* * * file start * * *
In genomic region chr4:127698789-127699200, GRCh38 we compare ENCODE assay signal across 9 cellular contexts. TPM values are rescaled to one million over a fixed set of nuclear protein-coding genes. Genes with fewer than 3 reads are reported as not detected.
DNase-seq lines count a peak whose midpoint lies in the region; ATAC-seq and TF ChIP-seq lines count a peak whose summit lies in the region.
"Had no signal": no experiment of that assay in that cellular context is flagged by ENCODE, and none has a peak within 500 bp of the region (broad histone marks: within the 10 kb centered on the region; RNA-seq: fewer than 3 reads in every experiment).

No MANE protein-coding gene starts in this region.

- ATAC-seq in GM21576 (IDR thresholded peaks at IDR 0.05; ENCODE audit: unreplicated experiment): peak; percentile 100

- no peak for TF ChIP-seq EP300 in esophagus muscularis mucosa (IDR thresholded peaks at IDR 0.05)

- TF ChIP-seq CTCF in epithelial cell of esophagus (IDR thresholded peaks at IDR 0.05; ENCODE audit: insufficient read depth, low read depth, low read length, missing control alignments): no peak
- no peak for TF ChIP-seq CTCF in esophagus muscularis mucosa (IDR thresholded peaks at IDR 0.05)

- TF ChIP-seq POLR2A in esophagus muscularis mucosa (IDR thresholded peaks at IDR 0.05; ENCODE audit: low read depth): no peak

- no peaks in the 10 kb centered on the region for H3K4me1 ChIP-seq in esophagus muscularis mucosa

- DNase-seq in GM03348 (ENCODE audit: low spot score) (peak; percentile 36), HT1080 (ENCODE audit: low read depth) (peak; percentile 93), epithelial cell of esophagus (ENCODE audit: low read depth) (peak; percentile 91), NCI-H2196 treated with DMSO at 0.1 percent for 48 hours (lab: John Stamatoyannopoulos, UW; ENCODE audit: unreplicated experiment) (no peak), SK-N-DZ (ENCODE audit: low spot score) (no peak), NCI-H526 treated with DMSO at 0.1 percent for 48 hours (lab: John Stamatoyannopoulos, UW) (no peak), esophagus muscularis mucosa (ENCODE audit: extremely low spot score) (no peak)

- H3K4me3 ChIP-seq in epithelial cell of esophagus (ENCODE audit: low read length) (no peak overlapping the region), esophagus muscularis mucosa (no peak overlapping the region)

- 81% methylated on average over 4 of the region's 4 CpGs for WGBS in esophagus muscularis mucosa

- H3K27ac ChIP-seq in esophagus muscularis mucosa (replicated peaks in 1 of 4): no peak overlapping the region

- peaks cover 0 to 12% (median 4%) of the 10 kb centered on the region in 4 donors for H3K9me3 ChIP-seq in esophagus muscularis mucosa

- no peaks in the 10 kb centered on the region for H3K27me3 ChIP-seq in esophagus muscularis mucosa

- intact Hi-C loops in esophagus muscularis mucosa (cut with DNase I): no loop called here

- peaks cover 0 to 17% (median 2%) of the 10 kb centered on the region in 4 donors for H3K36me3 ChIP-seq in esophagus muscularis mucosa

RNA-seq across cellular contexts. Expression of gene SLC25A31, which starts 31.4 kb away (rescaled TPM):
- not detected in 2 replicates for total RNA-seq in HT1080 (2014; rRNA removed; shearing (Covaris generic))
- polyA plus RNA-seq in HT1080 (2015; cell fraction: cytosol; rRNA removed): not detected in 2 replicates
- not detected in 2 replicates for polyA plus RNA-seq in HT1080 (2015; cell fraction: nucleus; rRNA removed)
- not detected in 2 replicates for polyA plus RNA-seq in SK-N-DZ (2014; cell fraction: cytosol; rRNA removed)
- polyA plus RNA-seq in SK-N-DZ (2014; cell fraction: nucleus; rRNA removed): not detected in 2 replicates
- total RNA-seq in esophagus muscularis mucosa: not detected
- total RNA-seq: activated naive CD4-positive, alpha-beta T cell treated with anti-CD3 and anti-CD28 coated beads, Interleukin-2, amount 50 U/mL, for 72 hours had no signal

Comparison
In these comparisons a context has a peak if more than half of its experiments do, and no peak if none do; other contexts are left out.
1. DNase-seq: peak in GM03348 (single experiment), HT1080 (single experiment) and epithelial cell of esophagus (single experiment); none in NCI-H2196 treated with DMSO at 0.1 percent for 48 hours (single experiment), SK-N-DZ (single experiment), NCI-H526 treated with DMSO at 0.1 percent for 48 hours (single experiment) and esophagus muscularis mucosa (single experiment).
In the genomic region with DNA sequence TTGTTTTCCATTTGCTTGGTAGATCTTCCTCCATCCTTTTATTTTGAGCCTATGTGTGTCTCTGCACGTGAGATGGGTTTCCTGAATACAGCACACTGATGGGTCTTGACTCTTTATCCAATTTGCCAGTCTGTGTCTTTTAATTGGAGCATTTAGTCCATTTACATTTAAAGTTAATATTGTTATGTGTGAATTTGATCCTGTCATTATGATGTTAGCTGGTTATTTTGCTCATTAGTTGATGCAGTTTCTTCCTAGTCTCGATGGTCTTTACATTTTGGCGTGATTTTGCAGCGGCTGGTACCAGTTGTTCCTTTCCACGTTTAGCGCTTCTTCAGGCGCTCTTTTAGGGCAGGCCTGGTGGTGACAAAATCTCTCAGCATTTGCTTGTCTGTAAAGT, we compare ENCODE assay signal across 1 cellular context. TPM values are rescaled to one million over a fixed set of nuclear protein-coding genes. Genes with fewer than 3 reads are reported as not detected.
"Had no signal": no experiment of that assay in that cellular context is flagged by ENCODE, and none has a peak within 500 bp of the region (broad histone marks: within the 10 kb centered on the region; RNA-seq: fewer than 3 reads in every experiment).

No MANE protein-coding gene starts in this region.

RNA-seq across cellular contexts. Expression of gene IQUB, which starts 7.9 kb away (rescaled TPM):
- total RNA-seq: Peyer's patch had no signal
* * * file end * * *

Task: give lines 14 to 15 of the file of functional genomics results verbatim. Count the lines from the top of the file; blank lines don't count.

- H3K27ac ChIP-seq in esophagus muscularis mucosa (replicated peaks in 1 of 4): no peak overlapping the region

- peaks cover 0 to 12% (median 4%) of the 10 kb centered on the region in 4 donors for H3K9me3 ChIP-seq in esophagus muscularis mucosa